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Molecular and heterogeneous water oxidation catalysts: recent progress and joint perspectives


Li, J; Triana, Carlos A; Wan, W; Adiyeri Saseendran, D P; Zhao, Y; Balaghi, S Esmael; Heidari, S; Patzke, G R (2021). Molecular and heterogeneous water oxidation catalysts: recent progress and joint perspectives. Chemical Society reviews, 50(4):2444-2485.

Abstract

The development of reliable water oxidation catalysts (WOCs) is essential for implementing artificial photosynthesis on a large technological scale. WOC research has evolved into two major branches, namely molecular and heterogeneous catalysts. Manifold design principles and plenty of mechanistic insights have been developed in these individual fields after decades of investigations. Over the past years, a growing need for knowledge transfer between both sides has emerged in order to expedite the development and optimization of next-generation WOCs. In this review, we first provide selected recent highlights in the area of molecular WOCs with different nuclearities, together with current mechanistic insight. WOCs offering molecular integrity under operational conditions are ideal platforms for elucidating reaction mechanisms and well-defined structure–function correlations at the atomic level. Next, recent mechanistic advances and design strategies for heterogeneous WOCs are illustrated for representative examples, together with a discussion of their inherent limitations in mechanistic studies. Finally, illustrative cases of knowledge transfer between molecular and heterogeneous WOCs are discussed to highlight the advantages of combining the best of both catalyst types. For the sake of conciseness, this review focuses primarily on WOCs based on the first-row transition metals, which are attracting increasing attention for both fundamental studies and economic applications.

Abstract

The development of reliable water oxidation catalysts (WOCs) is essential for implementing artificial photosynthesis on a large technological scale. WOC research has evolved into two major branches, namely molecular and heterogeneous catalysts. Manifold design principles and plenty of mechanistic insights have been developed in these individual fields after decades of investigations. Over the past years, a growing need for knowledge transfer between both sides has emerged in order to expedite the development and optimization of next-generation WOCs. In this review, we first provide selected recent highlights in the area of molecular WOCs with different nuclearities, together with current mechanistic insight. WOCs offering molecular integrity under operational conditions are ideal platforms for elucidating reaction mechanisms and well-defined structure–function correlations at the atomic level. Next, recent mechanistic advances and design strategies for heterogeneous WOCs are illustrated for representative examples, together with a discussion of their inherent limitations in mechanistic studies. Finally, illustrative cases of knowledge transfer between molecular and heterogeneous WOCs are discussed to highlight the advantages of combining the best of both catalyst types. For the sake of conciseness, this review focuses primarily on WOCs based on the first-row transition metals, which are attracting increasing attention for both fundamental studies and economic applications.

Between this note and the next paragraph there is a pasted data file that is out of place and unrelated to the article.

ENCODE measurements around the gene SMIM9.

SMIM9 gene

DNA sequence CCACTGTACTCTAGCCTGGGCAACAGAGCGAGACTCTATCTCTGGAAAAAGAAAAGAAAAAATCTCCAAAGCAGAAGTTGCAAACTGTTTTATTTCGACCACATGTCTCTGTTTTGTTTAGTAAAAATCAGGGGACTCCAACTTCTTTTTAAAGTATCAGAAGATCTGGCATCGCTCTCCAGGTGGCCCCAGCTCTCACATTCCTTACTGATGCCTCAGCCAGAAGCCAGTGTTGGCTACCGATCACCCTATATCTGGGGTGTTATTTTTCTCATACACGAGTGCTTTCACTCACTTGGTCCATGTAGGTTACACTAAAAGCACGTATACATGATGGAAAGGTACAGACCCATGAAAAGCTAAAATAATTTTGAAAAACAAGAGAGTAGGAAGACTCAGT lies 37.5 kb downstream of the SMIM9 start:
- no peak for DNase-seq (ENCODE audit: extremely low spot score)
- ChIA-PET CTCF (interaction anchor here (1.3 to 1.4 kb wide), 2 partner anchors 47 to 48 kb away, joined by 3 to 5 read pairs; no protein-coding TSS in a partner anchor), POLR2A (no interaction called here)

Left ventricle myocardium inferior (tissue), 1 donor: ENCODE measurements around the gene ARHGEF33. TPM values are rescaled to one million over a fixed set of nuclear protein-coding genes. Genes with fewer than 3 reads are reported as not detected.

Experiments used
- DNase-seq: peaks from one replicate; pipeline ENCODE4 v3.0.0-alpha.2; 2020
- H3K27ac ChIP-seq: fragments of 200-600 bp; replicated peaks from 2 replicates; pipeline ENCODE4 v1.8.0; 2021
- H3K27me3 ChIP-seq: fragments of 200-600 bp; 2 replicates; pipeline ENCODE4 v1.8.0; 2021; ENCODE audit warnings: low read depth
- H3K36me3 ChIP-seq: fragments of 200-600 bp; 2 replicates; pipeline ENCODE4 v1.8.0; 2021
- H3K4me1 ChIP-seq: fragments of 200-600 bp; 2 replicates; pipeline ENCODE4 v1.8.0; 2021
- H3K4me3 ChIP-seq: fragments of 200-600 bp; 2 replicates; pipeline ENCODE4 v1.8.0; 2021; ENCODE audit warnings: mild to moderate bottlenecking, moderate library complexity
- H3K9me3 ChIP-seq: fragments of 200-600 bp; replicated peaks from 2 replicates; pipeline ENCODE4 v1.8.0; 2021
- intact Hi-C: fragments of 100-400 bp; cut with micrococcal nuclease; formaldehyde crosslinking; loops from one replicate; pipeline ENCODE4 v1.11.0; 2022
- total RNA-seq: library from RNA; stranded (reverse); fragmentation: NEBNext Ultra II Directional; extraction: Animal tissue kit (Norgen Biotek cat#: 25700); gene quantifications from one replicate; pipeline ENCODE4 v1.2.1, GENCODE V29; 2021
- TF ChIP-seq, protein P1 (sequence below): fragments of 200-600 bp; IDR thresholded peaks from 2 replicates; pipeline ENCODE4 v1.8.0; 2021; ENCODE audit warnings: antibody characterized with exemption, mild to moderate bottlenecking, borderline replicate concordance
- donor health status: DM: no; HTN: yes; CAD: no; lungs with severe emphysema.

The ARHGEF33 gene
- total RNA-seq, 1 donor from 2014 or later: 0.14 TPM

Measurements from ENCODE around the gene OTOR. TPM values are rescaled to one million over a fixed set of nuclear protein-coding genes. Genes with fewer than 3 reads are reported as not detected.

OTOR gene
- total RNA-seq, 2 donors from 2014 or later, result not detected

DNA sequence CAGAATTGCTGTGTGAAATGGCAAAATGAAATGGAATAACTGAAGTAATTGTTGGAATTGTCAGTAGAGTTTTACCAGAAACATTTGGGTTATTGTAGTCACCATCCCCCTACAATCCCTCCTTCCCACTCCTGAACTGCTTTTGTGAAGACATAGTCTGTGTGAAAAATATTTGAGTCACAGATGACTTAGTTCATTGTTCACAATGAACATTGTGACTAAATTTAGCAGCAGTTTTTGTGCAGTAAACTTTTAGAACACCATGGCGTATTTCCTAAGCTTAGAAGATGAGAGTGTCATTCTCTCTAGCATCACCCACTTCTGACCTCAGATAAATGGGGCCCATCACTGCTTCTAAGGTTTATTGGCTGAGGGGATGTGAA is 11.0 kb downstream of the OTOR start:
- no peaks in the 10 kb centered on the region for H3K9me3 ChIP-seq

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Additional indexing

Item Type:Journal Article, refereed, original work
Communities & Collections:07 Faculty of Science > Department of Chemistry
08 Research Priority Programs > Solar Light to Chemical Energy Conversion
Dewey Decimal Classification:540 Chemistry
Scopus Subject Areas:Physical Sciences > General Chemistry
Uncontrolled Keywords:General Chemistry
Language:English
Date:1 January 2021
Deposited On:09 Aug 2021 15:17
Last Modified:26 Mar 2024 02:37
Publisher:Royal Society of Chemistry
ISSN:0306-0012
OA Status:Hybrid
Free access at:Publisher DOI. An embargo period may apply.
Publisher DOI:https://doi.org/10.1039/d0cs00978d
  • Content: Published Version
  • Language: English
  • Licence: Creative Commons: Attribution-NonCommercial 3.0 Unported (CC BY-NC 3.0)